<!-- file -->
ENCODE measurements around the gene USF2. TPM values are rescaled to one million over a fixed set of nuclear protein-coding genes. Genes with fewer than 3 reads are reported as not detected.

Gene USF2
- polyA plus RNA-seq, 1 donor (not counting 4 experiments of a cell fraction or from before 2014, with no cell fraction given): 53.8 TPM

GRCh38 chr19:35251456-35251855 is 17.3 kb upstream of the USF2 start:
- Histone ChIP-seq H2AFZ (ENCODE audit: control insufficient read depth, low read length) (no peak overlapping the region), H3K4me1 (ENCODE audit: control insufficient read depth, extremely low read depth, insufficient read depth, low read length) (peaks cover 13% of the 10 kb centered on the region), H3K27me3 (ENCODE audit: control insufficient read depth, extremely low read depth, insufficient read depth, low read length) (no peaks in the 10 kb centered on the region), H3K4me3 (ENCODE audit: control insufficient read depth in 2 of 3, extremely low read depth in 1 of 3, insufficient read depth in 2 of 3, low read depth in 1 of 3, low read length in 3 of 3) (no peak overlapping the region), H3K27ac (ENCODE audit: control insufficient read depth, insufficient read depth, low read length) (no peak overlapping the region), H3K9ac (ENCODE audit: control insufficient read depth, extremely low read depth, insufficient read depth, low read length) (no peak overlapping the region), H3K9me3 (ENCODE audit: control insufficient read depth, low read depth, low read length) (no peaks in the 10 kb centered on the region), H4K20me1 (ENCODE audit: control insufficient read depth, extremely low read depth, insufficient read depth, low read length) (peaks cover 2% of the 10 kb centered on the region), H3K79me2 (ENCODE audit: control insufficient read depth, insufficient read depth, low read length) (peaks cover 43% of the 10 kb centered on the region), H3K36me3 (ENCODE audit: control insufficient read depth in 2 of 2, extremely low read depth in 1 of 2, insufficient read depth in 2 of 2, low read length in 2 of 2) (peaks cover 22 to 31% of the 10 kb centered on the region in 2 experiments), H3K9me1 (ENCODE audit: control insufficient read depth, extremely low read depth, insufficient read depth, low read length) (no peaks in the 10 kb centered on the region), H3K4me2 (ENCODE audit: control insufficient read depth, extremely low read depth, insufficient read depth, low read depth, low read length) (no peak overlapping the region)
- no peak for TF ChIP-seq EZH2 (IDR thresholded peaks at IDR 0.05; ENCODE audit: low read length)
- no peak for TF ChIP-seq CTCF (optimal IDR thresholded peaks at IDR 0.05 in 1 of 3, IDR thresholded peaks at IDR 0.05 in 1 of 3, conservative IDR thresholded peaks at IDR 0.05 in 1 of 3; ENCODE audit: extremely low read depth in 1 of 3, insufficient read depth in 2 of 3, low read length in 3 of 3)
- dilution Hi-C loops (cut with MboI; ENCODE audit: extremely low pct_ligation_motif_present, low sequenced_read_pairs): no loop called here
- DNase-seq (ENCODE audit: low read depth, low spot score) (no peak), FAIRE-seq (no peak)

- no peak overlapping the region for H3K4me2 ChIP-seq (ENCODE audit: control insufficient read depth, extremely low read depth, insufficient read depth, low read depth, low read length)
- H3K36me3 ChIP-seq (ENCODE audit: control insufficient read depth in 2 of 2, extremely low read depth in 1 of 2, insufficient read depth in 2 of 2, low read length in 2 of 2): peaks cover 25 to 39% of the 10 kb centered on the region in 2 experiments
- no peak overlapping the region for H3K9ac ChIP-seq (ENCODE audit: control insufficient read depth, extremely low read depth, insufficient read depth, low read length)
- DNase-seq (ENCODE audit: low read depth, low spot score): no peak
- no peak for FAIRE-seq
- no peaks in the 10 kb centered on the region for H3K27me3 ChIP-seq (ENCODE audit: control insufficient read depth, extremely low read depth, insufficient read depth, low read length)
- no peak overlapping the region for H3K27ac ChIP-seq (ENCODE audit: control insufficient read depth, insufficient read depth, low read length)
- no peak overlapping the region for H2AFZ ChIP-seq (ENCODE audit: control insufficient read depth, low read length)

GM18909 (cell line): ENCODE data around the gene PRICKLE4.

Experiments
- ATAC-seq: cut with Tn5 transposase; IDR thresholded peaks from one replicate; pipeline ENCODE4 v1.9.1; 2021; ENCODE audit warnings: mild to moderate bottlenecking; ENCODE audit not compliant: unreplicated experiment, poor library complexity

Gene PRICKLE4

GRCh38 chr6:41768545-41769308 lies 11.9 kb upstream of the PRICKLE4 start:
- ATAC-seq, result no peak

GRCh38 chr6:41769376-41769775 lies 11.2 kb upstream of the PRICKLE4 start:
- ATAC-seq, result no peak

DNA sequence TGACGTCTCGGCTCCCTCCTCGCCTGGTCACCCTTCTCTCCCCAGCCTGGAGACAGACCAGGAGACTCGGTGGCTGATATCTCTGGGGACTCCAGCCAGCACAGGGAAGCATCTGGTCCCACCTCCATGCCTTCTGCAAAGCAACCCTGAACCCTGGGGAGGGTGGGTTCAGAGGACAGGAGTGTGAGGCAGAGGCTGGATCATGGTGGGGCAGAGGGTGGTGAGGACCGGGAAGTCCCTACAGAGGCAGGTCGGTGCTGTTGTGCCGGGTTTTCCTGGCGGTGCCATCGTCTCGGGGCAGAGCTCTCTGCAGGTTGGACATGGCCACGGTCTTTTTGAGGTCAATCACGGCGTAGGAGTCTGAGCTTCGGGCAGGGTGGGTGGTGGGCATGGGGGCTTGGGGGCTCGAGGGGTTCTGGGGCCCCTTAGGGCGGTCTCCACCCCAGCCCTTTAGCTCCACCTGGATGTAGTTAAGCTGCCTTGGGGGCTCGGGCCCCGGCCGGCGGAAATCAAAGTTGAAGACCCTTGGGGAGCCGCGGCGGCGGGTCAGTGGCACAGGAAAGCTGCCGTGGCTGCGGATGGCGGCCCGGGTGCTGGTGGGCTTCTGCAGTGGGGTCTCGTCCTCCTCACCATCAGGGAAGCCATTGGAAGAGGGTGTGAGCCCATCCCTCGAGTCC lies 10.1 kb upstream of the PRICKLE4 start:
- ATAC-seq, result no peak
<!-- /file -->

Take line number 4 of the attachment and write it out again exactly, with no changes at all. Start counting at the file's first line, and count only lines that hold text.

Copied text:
GRCh38 chr19:35251456-35251855 is 17.3 kb upstream of the USF2 start: